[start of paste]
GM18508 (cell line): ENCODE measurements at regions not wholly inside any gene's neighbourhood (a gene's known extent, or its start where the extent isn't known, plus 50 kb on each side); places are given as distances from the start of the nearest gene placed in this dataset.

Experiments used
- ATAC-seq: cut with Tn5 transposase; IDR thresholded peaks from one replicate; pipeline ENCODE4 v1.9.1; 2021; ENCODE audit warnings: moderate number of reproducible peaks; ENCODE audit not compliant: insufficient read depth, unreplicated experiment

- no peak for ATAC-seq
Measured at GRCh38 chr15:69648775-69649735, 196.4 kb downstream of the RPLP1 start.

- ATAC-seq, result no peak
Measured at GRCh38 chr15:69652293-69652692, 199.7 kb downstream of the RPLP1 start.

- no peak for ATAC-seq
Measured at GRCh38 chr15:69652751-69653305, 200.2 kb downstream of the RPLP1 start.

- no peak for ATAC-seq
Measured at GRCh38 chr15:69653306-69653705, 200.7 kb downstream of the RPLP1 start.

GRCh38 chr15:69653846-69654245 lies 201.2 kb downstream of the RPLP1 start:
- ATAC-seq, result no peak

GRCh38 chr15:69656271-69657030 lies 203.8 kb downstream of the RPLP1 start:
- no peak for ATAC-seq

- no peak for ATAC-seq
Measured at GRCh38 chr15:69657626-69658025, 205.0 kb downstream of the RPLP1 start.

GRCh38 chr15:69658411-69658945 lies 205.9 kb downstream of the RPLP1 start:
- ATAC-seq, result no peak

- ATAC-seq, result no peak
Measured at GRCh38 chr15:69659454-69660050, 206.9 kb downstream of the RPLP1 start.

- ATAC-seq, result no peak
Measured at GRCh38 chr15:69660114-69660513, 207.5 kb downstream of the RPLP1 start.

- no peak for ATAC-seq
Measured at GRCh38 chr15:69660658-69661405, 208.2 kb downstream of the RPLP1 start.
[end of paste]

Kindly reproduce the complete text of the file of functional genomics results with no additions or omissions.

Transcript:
GM18508 (cell line): ENCODE measurements at regions not wholly inside any gene's neighbourhood (a gene's known extent, or its start where the extent isn't known, plus 50 kb on each side); places are given as distances from the start of the nearest gene placed in this dataset.

Experiments used
- ATAC-seq: cut with Tn5 transposase; IDR thresholded peaks from one replicate; pipeline ENCODE4 v1.9.1; 2021; ENCODE audit warnings: moderate number of reproducible peaks; ENCODE audit not compliant: insufficient read depth, unreplicated experiment

- no peak for ATAC-seq
Measured at GRCh38 chr15:69648775-69649735, 196.4 kb downstream of the RPLP1 start.

- ATAC-seq, result no peak
Measured at GRCh38 chr15:69652293-69652692, 199.7 kb downstream of the RPLP1 start.

- no peak for ATAC-seq
Measured at GRCh38 chr15:69652751-69653305, 200.2 kb downstream of the RPLP1 start.

- no peak for ATAC-seq
Measured at GRCh38 chr15:69653306-69653705, 200.7 kb downstream of the RPLP1 start.

GRCh38 chr15:69653846-69654245 lies 201.2 kb downstream of the RPLP1 start:
- ATAC-seq, result no peak

GRCh38 chr15:69656271-69657030 lies 203.8 kb downstream of the RPLP1 start:
- no peak for ATAC-seq

- no peak for ATAC-seq
Measured at GRCh38 chr15:69657626-69658025, 205.0 kb downstream of the RPLP1 start.

GRCh38 chr15:69658411-69658945 lies 205.9 kb downstream of the RPLP1 start:
- ATAC-seq, result no peak

- ATAC-seq, result no peak
Measured at GRCh38 chr15:69659454-69660050, 206.9 kb downstream of the RPLP1 start.

- ATAC-seq, result no peak
Measured at GRCh38 chr15:69660114-69660513, 207.5 kb downstream of the RPLP1 start.

- no peak for ATAC-seq
Measured at GRCh38 chr15:69660658-69661405, 208.2 kb downstream of the RPLP1 start.